• darkblurbg

There isn’t a single winter month that we’d push you towards. Indeed, it’s impossible to say when the best time to travel is ... it varies and largely depends on what you are looking to get from your trip. We have people travelling to the Arctic region as early as September and as late as May. So, let’s go through the options:

The early season (September - November): autumnal colours give over to the first snowfalls. You’ll avoid the really low temperatures. It’s that bit quieter.

Temperatures tend to range from 3°C through the day to -4°C at night.

The height of winter (December - March): these are the cold months and the best time to be in the Arctic to get involved in all the activities. All is at its most pristine brilliance, the landscape drenched in snow. So much snow...

Don’t fall for the fallacy that you’ll be permanently enveloped in darkness. Even in deepest winter, there are a several hours of polar light. The snow reflects every bit of available light, so it’s far brighter than most expect, often with a magnificent bluish quality.

Temperatures tend to range from -7°C through the day to -17°C at night.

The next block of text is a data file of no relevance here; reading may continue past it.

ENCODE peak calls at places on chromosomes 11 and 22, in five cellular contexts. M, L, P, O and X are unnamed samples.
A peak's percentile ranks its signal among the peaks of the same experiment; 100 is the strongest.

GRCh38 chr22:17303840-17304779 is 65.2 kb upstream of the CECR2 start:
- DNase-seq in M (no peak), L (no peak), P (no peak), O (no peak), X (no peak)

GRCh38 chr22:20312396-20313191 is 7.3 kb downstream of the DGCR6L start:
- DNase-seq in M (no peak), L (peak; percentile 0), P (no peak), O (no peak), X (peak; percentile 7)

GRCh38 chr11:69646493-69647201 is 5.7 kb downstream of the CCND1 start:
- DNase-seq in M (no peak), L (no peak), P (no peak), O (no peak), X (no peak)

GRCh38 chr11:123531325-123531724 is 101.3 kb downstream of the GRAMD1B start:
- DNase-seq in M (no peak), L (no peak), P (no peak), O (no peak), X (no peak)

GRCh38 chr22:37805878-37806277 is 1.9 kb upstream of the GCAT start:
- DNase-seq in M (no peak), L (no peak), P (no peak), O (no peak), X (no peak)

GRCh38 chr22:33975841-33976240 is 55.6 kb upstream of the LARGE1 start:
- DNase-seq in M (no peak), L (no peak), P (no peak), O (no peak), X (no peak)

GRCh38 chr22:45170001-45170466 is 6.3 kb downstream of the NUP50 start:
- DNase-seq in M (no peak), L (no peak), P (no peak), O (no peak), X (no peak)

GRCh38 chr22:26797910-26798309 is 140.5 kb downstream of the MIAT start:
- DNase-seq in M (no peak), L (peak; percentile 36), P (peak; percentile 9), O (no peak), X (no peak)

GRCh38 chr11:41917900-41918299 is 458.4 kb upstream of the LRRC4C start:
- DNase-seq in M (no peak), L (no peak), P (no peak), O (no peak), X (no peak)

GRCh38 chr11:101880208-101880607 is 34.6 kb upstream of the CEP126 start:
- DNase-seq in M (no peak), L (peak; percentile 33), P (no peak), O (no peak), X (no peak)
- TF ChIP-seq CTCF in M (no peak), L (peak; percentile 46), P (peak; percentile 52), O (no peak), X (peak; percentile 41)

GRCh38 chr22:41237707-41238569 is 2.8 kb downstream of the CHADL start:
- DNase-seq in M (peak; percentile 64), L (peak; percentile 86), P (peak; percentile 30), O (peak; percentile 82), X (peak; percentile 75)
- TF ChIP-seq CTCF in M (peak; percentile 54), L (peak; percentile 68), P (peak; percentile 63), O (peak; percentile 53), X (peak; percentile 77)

The late season (April – May): The light returns, but the snow remains. Activities are still possible – indeed the energy levels increase. Everyone wants to get out, to see and to explore! The days quickly become increasingly longer and, by the end of April, long days warm the wintry landscape.

Temperatures tend to range from 0°C through the day to -6°C at night.

As with all natural occurrences we cannot guarantee that there will be snow and in past years it has been known to arrive late or disappear early. Cue rant about global warming...

A note about the light in Spitsbergen: the end of October is when the sun has sent its final rays for the year. The islands enter into a period of darkness, which lasts for more than two months, until the beginning of February. However, when the weather is good, the moon is full, the skies are starry and the Northern Lights are dancing, a magnificent blue light pervades. For much of this period the sun still is below the horizon, but the light from the sun reaches over the horizon and creates a perpetual twilight atmosphere. Beautiful. The sun returns in March and days suddenly and rather dramatically get longer - April and May are considered by most to be the best times to visit.

Who knows! But if we said - “yes, absolutely, definitely” - then surely this would take away the romance? Instead, here are the facts:

The Aurora season is usually from September through to early April and within this period each month presents equal opportunity. Don’t believe anyone who will tell you otherwise - they’re wrong. December to February are often said to be best, but this is simply because that offer the longest hours of darkness.

It doesn’t follow that the further north you travel, the more likely you’ll see the northern lights. This is because the aurora is most visible beneath a ring known as the ‘oval’ which, though constantly shifting, usually encircles the Earth between 60° and 75° of latitude. This slices across the regions we feature.